However, it appears that the SNP wants to green its image, particularly in opposition to the Prime Minister of the entire kingdom, Boris Johnson, who has declared that That Nicola Sturgeon shouldn’t be ‘close’ to the top of COP26After all, it takes place in her hometown of Glasgow. And since the plans of the Johnson government, as you know, are as coherent and deliberate as in any other field – that is, not at all – it would not be difficult for the SNP to present itself as a genuine opposition and a reasonable alternative to the London government.

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On the other hand, the Greens clearly want to leave the party standing on one cause and show themselves as a responsible political force, capable of taking the reins of the state if necessary. And also to emphasize the pro-independence part of your program. Especially since this new quasi-legal alliance has 55 percent in parliament. Places represent the majority of the country’s population.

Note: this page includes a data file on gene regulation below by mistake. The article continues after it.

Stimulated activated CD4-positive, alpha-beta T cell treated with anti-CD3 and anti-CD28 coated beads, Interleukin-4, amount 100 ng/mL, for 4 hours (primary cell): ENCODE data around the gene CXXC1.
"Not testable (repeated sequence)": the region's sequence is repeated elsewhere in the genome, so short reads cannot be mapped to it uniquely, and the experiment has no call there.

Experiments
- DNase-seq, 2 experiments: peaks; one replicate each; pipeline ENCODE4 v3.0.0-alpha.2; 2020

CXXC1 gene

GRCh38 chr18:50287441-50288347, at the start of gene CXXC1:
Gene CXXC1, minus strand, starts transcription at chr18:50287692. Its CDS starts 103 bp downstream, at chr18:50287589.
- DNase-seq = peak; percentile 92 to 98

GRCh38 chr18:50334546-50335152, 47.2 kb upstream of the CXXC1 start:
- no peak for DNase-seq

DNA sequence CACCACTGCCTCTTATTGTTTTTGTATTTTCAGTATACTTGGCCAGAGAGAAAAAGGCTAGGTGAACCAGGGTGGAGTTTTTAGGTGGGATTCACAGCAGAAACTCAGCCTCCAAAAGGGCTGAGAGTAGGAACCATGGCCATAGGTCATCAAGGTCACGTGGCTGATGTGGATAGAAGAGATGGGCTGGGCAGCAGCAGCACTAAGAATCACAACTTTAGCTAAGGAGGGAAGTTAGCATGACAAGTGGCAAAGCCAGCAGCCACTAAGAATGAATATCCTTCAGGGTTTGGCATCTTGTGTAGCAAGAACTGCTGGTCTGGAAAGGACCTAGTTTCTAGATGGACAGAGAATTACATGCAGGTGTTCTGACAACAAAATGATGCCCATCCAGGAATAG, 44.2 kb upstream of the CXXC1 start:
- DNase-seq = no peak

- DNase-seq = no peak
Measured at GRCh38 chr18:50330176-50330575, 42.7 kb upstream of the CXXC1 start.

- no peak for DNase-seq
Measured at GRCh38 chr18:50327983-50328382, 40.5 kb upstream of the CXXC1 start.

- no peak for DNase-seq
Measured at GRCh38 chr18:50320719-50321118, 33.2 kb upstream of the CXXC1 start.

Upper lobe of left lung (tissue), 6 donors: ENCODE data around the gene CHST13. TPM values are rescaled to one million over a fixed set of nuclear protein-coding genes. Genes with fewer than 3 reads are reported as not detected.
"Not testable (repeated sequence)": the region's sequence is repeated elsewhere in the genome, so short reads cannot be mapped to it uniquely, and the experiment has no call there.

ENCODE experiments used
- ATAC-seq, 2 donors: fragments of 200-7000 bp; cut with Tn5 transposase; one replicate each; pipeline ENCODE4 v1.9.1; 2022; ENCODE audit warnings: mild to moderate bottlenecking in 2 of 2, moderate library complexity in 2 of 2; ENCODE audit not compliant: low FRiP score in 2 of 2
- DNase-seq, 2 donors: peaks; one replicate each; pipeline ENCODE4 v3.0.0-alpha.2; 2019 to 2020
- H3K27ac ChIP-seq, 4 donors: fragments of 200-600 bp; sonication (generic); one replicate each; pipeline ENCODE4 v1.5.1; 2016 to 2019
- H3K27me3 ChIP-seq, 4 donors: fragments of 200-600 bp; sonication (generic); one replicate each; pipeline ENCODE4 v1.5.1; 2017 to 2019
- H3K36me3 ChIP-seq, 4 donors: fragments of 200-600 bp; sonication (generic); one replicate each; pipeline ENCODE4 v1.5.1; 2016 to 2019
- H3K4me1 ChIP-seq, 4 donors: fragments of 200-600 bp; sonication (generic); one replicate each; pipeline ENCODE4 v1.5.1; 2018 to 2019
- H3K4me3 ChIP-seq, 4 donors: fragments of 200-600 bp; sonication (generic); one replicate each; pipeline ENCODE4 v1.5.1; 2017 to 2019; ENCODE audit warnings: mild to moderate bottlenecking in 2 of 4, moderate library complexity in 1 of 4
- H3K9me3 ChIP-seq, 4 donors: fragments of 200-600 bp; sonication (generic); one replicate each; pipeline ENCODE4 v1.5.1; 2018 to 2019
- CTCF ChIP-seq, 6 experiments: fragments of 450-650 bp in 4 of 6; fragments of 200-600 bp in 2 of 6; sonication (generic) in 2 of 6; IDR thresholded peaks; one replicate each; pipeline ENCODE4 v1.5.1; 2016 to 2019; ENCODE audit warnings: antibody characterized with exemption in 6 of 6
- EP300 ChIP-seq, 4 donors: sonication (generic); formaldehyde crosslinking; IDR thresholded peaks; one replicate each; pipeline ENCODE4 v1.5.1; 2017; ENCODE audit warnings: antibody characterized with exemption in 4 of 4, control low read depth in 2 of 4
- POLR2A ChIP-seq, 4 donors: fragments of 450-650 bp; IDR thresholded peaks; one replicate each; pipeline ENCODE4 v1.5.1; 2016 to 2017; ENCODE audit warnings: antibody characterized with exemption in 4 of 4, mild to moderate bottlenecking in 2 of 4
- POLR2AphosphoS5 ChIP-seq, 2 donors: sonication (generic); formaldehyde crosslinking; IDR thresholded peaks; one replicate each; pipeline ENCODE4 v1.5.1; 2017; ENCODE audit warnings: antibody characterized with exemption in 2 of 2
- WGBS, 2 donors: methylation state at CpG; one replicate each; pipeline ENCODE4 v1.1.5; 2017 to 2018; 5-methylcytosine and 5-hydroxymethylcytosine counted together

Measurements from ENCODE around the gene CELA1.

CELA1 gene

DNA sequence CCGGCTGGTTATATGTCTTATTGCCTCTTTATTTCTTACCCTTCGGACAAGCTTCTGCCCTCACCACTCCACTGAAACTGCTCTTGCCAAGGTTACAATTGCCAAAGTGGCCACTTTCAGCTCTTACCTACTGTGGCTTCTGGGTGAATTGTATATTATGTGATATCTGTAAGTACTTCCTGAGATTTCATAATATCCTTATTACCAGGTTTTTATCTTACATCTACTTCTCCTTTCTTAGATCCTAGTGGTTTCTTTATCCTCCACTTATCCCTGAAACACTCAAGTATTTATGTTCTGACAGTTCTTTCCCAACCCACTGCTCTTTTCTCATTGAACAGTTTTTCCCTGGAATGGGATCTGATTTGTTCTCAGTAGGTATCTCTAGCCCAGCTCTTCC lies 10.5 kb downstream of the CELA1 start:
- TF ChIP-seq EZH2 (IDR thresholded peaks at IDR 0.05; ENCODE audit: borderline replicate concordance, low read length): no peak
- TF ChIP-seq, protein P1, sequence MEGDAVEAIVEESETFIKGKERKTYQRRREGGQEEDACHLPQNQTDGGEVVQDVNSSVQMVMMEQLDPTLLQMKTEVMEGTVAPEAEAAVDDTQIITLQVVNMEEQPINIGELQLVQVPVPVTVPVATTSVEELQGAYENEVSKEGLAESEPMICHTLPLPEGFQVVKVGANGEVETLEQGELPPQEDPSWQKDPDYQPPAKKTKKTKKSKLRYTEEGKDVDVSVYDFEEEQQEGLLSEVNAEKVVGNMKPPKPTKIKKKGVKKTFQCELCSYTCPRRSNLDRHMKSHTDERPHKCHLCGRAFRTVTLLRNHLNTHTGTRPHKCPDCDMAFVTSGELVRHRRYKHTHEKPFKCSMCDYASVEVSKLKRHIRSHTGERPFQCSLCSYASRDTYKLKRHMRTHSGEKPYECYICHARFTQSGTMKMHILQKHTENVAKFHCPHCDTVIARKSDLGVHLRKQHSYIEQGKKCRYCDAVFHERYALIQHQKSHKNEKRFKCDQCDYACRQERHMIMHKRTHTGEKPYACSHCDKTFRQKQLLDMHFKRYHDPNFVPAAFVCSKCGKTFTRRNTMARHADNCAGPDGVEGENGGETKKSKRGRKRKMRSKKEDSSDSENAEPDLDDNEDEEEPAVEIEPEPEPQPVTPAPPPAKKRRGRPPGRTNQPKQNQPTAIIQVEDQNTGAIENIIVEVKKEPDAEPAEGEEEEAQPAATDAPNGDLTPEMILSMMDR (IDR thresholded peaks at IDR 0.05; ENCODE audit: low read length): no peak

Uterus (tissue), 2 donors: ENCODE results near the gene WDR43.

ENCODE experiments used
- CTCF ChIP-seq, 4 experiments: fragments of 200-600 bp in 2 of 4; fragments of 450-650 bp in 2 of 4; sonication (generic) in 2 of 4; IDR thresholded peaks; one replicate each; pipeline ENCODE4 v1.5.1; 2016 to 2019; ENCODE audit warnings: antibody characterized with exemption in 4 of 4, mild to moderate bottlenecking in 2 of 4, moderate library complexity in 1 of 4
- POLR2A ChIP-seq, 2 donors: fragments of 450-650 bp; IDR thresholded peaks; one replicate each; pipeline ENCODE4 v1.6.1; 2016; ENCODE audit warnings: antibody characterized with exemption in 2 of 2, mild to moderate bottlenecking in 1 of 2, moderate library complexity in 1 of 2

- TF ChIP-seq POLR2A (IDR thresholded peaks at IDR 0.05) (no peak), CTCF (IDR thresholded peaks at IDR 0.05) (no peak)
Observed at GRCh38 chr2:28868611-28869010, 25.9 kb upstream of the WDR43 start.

Regardless of the short-term political gains, both parties want Scotland to be positioned more as a Scandinavian country than Britain in the long-run. The program presented in their quasi-coalition agreement is a step in that direction. It is also a step towards crafting a Scottish identity as a positive project, and not just in negative opposition to the English and their dominant government in London.